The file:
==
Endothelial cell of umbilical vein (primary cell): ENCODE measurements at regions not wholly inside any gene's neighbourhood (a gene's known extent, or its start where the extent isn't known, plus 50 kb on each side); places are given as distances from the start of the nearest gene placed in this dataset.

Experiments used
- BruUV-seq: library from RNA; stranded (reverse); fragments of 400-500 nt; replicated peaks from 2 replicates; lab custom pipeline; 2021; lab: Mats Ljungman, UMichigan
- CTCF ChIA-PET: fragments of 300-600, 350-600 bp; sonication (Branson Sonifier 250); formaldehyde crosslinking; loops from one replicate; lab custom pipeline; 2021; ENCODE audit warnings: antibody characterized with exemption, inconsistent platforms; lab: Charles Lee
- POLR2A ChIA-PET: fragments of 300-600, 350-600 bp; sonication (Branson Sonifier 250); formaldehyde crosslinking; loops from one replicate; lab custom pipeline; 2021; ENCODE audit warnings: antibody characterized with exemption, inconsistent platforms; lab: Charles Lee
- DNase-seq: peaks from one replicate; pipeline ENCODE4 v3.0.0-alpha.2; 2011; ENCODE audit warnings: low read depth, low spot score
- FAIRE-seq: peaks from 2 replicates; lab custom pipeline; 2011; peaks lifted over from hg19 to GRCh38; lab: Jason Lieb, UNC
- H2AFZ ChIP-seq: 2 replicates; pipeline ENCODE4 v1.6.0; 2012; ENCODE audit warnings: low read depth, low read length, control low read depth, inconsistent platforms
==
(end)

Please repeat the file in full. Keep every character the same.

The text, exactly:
Endothelial cell of umbilical vein (primary cell): ENCODE measurements at regions not wholly inside any gene's neighbourhood (a gene's known extent, or its start where the extent isn't known, plus 50 kb on each side); places are given as distances from the start of the nearest gene placed in this dataset.

Experiments used
- BruUV-seq: library from RNA; stranded (reverse); fragments of 400-500 nt; replicated peaks from 2 replicates; lab custom pipeline; 2021; lab: Mats Ljungman, UMichigan
- CTCF ChIA-PET: fragments of 300-600, 350-600 bp; sonication (Branson Sonifier 250); formaldehyde crosslinking; loops from one replicate; lab custom pipeline; 2021; ENCODE audit warnings: antibody characterized with exemption, inconsistent platforms; lab: Charles Lee
- POLR2A ChIA-PET: fragments of 300-600, 350-600 bp; sonication (Branson Sonifier 250); formaldehyde crosslinking; loops from one replicate; lab custom pipeline; 2021; ENCODE audit warnings: antibody characterized with exemption, inconsistent platforms; lab: Charles Lee
- DNase-seq: peaks from one replicate; pipeline ENCODE4 v3.0.0-alpha.2; 2011; ENCODE audit warnings: low read depth, low spot score
- FAIRE-seq: peaks from 2 replicates; lab custom pipeline; 2011; peaks lifted over from hg19 to GRCh38; lab: Jason Lieb, UNC
- H2AFZ ChIP-seq: 2 replicates; pipeline ENCODE4 v1.6.0; 2012; ENCODE audit warnings: low read depth, low read length, control low read depth, inconsistent platforms